Tales of a Road Band: What could go Wrong Did!

As a band, when you hit that stage you’re never really sure of what’s going to happen. Every night, every time, is a little different. There’s only so much you can control and the rest is in the hands of fate. This is part of the thrill of playing in front of a live audience. The adrenaline rush of uncertainty. And things don’t always go right! Sometimes the winds of fate blow ill-fated favors. Sometimes — What can go wrong Does!

Tales of a Road Band is an ongoing series sharing my experiences as lead-singer of a touring Country Road Band back in the early 80s. — Corky and the County Outlaws. All true tales (memories) about some of the more colorful experiences that we shared together. Now for the first time, sharing them with you!

WHAT COULD GO WRONG DID!

Beside and attached to the Dallas Club (our home base) was a huge 500 or so capacity hall that was also owned by the club and used to put on these large “Super Sunday Shows” as they were called. Our band played in several of these and usually with great success. That is until one night, when onstage misery and adversity reared its ugly head. When the trials and tribulations of playing live came to fruition.

These country music “Super Sunday Shows” were large multi-band variety events, usually headed by a country recording artist of some fame at the time. Three or four other up-and-coming bands would open up the show and we were slated last, opening for the main event.

On this particular night Terry Sumsion and Stagecoach were the headliners and so we would be on just before they were. Taking our places behind the large drawn curtain, you could hear the rumblings of the crowd as we were getting ready to go on! “It’s a big crowd tonight boys, lets give em hell!”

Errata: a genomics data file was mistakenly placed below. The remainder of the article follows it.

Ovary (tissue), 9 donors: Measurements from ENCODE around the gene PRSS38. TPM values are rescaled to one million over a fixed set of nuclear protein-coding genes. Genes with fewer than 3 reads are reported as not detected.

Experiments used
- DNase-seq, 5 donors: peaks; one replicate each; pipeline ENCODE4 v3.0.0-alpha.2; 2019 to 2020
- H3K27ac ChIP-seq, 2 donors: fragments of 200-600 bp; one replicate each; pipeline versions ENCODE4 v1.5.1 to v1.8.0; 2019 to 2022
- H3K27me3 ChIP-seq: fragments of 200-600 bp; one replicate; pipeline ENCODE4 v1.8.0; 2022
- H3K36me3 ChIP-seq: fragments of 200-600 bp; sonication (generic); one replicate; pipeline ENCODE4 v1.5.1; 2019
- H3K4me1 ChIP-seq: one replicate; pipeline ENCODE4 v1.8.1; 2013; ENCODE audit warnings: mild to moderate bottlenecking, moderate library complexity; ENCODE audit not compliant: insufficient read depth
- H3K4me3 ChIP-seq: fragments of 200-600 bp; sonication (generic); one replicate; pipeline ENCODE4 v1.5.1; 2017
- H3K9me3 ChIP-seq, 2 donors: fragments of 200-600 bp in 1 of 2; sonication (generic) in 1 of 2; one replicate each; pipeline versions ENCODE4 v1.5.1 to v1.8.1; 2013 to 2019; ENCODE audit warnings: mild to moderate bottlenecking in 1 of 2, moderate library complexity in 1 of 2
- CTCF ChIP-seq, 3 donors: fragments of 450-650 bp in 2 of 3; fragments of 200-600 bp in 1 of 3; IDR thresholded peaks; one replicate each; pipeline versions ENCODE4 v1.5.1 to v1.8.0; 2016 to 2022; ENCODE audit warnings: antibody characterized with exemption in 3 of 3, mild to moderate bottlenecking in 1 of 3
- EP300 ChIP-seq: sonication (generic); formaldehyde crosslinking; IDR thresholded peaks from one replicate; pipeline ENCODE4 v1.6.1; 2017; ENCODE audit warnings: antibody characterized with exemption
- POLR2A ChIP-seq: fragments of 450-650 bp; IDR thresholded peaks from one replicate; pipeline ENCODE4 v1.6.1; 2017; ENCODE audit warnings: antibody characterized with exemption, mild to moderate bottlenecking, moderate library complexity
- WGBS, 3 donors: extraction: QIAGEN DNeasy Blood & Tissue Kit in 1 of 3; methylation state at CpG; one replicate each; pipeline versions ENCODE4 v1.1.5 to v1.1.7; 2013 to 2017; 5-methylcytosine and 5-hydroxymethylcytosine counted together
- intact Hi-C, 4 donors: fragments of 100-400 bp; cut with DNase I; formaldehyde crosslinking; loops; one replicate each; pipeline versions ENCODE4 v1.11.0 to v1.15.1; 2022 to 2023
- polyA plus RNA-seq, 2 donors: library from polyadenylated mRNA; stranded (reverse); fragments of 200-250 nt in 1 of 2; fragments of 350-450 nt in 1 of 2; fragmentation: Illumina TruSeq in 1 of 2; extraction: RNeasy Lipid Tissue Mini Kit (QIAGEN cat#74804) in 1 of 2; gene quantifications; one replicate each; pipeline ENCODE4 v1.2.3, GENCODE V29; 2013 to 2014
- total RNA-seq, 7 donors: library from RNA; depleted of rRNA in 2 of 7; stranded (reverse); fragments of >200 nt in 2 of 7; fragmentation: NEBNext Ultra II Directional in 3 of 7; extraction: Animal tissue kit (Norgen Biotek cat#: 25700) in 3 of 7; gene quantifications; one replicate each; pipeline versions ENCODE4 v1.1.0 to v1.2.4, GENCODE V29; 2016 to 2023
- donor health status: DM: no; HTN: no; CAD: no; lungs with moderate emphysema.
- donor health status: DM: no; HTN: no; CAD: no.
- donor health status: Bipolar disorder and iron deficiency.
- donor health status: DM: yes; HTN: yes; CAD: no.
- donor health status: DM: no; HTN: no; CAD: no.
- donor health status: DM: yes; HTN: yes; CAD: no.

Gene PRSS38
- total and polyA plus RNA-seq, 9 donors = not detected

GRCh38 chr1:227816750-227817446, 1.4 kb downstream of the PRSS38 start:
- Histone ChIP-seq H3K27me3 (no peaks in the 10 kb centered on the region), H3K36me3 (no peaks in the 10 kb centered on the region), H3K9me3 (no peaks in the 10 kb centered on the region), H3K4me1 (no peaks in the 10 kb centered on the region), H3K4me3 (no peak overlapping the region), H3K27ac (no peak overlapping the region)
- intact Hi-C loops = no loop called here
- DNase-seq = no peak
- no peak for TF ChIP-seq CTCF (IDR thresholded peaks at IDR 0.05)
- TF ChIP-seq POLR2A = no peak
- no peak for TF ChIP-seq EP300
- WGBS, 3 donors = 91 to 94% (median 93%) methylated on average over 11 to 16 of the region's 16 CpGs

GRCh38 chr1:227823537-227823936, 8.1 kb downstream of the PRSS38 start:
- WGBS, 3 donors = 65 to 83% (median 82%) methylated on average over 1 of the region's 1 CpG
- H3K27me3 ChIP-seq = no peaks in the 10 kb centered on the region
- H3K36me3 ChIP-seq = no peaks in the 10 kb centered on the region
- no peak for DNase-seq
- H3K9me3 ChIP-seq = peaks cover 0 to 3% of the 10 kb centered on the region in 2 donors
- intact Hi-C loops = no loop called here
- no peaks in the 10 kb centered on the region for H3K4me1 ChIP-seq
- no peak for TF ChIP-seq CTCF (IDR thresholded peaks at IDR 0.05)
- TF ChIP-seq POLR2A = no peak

BAD MOON ARISING

And a big crowd it was! There were well over 500 people there that night. The biggest crowd we had ever played in front of so far and me and the boys were ramped up high and ready to go! The local award winning Country Radio Station was putting on the show and airing it live.

The lights went low, the Emcee gave us a rousing introduction and the curtain pulled back to loud applause. “Okay Guys! Here we Go!”

The intro song for our set was Conway Twitty’s “Tight Fittin’ Jeans” and the band started it up as the curtain rolled back. I remember walking a few steps forward to yell in my mic “Hey folks! How ya all doing tonight!”

But something was wrong?

My mic wasn’t there? My mic and the stand it should be sitting on — wasn’t there?

What the? They forgot to put out a mic for me? The other guys in front of us had one right here! Right where mine should be now! Panic started worming it’s way inside. The band had already started playing and my cue to start singing the first verse was coming up soon but — I had NO friggin mic to sing into!

Then I saw it! And my heat skipped a beat. They had moved it! Moved it away from just in front of my band (where it should of been) and down the stairs (the hundreds of stairs I now imagined!) that led from the front of the stage to a jutting, single person spotlighted and very much alone protruding platform.

Oh crap! I thought, that’s where the headliner Terry Sumsion is set up for, not me! They set the stage up for him and his band instead of mine! And the crowd is still applauding, and the boys are still playing, and I’m thinking, move man, you’ve got to start moving!

So with knees A-Knockin’, and barely supporting me, I start down the stairs to that lonely spotlighted mic and stand that now looks to me (at that time) to be miles away and at the end of a very long dark tunnel.

AND YES IT GETS WORSE!